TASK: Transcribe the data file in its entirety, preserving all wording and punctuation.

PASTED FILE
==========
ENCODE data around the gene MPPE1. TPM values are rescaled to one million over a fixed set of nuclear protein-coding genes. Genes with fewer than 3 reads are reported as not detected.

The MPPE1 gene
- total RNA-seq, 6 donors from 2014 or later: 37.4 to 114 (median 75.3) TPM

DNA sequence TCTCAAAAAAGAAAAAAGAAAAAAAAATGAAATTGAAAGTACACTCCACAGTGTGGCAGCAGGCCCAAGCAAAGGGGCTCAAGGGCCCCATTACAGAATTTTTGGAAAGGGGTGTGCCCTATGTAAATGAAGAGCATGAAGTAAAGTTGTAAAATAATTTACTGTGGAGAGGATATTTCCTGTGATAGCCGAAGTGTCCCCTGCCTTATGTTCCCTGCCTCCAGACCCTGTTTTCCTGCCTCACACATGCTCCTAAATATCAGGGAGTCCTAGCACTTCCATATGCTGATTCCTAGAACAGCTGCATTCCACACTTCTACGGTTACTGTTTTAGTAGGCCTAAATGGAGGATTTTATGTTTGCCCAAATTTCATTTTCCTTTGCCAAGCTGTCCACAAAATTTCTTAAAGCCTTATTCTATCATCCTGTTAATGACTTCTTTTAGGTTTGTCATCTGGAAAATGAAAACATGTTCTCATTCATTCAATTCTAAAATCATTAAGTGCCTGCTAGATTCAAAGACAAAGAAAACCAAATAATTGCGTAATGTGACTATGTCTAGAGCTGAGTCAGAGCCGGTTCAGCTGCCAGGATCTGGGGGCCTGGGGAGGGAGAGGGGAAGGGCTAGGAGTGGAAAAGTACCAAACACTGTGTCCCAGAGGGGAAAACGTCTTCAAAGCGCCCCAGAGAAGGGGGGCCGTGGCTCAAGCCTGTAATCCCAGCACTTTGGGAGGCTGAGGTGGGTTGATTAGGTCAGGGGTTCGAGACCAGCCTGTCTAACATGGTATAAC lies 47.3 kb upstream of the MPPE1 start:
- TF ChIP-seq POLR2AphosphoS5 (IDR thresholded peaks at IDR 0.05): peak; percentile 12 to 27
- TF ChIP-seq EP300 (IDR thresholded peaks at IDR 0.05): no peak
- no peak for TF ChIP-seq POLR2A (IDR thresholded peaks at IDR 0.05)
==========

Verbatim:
ENCODE data around the gene MPPE1. TPM values are rescaled to one million over a fixed set of nuclear protein-coding genes. Genes with fewer than 3 reads are reported as not detected.

The MPPE1 gene
- total RNA-seq, 6 donors from 2014 or later: 37.4 to 114 (median 75.3) TPM

DNA sequence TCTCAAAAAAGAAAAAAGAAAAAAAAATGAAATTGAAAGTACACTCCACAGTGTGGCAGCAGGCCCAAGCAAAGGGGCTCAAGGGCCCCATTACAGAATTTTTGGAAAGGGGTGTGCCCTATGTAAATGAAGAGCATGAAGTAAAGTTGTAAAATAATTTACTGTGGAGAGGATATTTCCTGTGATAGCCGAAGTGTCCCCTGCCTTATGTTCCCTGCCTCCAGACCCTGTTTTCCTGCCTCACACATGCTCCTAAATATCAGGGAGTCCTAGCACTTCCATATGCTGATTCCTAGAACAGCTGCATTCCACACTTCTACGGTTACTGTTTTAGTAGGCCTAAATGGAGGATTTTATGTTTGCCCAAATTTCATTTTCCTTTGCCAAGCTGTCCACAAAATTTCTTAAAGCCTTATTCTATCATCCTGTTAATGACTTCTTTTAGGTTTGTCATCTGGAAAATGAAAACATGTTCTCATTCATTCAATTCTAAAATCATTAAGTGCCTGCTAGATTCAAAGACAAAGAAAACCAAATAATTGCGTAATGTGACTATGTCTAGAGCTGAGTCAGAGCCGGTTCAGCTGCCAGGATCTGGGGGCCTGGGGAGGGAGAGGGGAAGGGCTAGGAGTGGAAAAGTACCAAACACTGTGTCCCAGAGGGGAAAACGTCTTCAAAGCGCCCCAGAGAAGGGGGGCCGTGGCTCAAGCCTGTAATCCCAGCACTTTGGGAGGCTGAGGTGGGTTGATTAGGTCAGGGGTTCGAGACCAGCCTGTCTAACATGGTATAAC lies 47.3 kb upstream of the MPPE1 start:
- TF ChIP-seq POLR2AphosphoS5 (IDR thresholded peaks at IDR 0.05): peak; percentile 12 to 27
- TF ChIP-seq EP300 (IDR thresholded peaks at IDR 0.05): no peak
- no peak for TF ChIP-seq POLR2A (IDR thresholded peaks at IDR 0.05)